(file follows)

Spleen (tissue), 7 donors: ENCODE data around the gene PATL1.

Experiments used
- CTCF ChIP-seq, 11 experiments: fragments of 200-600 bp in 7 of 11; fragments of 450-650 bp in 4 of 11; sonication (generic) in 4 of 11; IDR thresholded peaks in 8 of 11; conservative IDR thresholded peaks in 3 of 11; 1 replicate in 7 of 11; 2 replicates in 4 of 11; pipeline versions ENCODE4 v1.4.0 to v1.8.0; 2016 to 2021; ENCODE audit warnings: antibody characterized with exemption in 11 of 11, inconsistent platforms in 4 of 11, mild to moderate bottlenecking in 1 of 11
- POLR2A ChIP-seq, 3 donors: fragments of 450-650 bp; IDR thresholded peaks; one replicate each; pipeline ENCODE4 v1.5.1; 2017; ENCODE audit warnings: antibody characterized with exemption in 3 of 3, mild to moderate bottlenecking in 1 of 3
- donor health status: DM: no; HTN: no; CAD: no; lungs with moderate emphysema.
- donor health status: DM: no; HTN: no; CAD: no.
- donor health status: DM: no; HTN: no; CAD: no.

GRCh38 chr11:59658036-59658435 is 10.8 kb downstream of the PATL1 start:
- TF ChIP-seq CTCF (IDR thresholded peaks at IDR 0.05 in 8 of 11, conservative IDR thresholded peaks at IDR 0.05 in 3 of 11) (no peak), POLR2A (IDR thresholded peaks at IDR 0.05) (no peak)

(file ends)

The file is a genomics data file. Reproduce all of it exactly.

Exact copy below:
Spleen (tissue), 7 donors: ENCODE data around the gene PATL1.

Experiments used
- CTCF ChIP-seq, 11 experiments: fragments of 200-600 bp in 7 of 11; fragments of 450-650 bp in 4 of 11; sonication (generic) in 4 of 11; IDR thresholded peaks in 8 of 11; conservative IDR thresholded peaks in 3 of 11; 1 replicate in 7 of 11; 2 replicates in 4 of 11; pipeline versions ENCODE4 v1.4.0 to v1.8.0; 2016 to 2021; ENCODE audit warnings: antibody characterized with exemption in 11 of 11, inconsistent platforms in 4 of 11, mild to moderate bottlenecking in 1 of 11
- POLR2A ChIP-seq, 3 donors: fragments of 450-650 bp; IDR thresholded peaks; one replicate each; pipeline ENCODE4 v1.5.1; 2017; ENCODE audit warnings: antibody characterized with exemption in 3 of 3, mild to moderate bottlenecking in 1 of 3
- donor health status: DM: no; HTN: no; CAD: no; lungs with moderate emphysema.
- donor health status: DM: no; HTN: no; CAD: no.
- donor health status: DM: no; HTN: no; CAD: no.

GRCh38 chr11:59658036-59658435 is 10.8 kb downstream of the PATL1 start:
- TF ChIP-seq CTCF (IDR thresholded peaks at IDR 0.05 in 8 of 11, conservative IDR thresholded peaks at IDR 0.05 in 3 of 11) (no peak), POLR2A (IDR thresholded peaks at IDR 0.05) (no peak)